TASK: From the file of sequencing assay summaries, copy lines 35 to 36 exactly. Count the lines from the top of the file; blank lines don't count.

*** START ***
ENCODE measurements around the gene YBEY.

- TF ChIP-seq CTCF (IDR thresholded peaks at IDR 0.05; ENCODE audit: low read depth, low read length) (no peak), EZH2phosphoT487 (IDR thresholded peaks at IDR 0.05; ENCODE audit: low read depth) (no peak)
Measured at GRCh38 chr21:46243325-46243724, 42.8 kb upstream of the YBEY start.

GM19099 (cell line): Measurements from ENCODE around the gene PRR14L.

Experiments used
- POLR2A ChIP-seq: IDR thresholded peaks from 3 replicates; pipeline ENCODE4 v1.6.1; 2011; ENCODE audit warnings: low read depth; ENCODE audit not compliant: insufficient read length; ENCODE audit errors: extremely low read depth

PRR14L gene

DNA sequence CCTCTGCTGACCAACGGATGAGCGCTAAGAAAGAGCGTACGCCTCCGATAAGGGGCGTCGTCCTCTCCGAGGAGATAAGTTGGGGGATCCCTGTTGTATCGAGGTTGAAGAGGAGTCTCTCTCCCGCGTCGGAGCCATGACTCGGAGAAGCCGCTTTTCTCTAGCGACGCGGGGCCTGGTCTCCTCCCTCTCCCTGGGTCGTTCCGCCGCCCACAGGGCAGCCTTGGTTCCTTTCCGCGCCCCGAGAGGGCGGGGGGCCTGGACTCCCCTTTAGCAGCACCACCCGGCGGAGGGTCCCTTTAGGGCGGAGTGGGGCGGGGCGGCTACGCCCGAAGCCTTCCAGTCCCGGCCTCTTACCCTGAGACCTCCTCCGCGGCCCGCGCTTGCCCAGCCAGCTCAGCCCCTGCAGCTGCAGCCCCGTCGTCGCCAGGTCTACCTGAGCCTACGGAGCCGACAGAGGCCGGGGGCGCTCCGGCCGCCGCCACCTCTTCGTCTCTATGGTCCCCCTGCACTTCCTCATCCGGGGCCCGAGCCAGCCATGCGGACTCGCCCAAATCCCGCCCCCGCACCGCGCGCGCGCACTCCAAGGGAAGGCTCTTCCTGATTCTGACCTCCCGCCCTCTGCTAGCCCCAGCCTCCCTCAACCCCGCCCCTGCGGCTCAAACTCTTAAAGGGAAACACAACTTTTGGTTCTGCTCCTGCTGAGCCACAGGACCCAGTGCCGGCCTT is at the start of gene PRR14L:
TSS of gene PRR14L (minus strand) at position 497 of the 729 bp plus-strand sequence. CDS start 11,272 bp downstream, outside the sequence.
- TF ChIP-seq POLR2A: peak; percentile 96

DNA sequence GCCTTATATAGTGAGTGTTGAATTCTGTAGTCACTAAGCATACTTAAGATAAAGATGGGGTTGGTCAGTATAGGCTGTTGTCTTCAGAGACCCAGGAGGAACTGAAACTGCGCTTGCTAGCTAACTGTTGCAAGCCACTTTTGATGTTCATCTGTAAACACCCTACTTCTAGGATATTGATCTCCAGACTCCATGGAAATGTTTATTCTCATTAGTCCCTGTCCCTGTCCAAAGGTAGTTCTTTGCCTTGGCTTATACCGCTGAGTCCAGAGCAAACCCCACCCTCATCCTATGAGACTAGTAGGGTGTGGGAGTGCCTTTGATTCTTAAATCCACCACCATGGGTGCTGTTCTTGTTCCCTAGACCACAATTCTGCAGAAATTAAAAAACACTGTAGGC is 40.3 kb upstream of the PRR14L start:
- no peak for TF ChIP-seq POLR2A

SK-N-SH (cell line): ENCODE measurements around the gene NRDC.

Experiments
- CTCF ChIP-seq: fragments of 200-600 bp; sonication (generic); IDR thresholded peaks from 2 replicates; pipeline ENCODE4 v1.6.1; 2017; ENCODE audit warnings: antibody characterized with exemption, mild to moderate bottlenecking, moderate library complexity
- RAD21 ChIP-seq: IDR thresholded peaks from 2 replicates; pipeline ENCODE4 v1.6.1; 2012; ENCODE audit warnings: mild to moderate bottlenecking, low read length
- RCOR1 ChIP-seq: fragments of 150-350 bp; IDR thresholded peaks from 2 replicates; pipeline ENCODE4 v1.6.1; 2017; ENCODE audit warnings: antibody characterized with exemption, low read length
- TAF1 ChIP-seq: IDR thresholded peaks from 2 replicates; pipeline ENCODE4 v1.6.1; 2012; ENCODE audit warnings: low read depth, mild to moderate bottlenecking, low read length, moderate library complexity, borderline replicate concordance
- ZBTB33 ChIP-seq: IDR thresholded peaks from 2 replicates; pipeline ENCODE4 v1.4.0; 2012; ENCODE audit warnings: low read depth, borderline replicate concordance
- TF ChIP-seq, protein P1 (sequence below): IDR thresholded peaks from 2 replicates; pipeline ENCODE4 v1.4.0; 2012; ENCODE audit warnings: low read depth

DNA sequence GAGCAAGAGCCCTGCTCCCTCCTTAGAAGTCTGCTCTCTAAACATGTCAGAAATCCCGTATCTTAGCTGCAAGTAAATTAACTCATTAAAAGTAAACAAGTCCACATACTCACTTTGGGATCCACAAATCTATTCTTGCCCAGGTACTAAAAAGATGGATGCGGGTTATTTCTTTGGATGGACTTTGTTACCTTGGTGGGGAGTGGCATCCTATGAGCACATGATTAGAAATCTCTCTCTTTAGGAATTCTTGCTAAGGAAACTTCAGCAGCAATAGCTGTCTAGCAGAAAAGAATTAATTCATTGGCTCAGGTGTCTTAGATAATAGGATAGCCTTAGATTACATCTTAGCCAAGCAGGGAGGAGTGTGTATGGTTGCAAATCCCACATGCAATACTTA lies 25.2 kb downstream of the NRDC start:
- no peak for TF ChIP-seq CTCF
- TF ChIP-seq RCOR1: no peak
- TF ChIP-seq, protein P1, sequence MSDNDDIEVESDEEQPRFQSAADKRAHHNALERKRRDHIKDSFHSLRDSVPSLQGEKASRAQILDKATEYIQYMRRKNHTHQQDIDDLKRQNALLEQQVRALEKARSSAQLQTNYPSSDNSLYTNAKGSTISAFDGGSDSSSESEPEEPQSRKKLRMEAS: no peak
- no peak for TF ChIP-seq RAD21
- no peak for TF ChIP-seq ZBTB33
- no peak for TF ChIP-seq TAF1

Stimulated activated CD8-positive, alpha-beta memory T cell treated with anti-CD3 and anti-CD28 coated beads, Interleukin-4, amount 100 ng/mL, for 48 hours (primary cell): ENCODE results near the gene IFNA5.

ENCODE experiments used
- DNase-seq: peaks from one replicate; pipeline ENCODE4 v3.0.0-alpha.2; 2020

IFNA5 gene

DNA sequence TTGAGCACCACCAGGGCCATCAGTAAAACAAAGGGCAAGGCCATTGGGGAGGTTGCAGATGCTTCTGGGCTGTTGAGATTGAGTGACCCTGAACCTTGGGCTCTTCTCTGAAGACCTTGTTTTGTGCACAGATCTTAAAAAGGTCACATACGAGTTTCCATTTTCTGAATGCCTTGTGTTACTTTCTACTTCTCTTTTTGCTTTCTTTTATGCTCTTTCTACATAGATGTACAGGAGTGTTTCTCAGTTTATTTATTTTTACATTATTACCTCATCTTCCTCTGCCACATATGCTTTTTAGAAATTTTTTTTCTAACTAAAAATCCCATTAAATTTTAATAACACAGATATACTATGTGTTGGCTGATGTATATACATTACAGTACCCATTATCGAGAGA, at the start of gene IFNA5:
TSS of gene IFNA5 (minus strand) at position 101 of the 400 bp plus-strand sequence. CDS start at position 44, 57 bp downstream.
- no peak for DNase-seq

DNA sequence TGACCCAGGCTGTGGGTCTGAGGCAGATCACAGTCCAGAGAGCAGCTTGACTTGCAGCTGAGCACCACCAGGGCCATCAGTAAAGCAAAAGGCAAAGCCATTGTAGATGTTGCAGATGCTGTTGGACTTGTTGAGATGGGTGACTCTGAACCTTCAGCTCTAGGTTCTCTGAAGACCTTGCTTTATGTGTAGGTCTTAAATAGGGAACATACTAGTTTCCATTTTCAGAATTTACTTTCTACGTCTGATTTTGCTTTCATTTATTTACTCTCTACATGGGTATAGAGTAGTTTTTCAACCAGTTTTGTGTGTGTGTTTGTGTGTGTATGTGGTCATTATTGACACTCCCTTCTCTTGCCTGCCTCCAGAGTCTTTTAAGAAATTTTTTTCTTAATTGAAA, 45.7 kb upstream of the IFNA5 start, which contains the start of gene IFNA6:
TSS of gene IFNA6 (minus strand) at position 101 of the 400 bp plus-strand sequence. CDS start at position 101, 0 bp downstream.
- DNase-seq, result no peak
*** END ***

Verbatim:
DNA sequence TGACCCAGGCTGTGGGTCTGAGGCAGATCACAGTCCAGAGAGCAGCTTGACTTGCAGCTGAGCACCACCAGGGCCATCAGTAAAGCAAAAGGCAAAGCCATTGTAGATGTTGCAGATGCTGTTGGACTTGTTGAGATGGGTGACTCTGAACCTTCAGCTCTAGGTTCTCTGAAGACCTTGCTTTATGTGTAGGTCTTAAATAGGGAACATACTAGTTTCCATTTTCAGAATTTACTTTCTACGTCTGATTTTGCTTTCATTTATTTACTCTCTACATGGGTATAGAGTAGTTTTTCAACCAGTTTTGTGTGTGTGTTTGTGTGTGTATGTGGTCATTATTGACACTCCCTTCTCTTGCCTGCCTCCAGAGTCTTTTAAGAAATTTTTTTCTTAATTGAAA, 45.7 kb upstream of the IFNA5 start, which contains the start of gene IFNA6:
TSS of gene IFNA6 (minus strand) at position 101 of the 400 bp plus-strand sequence. CDS start at position 101, 0 bp downstream.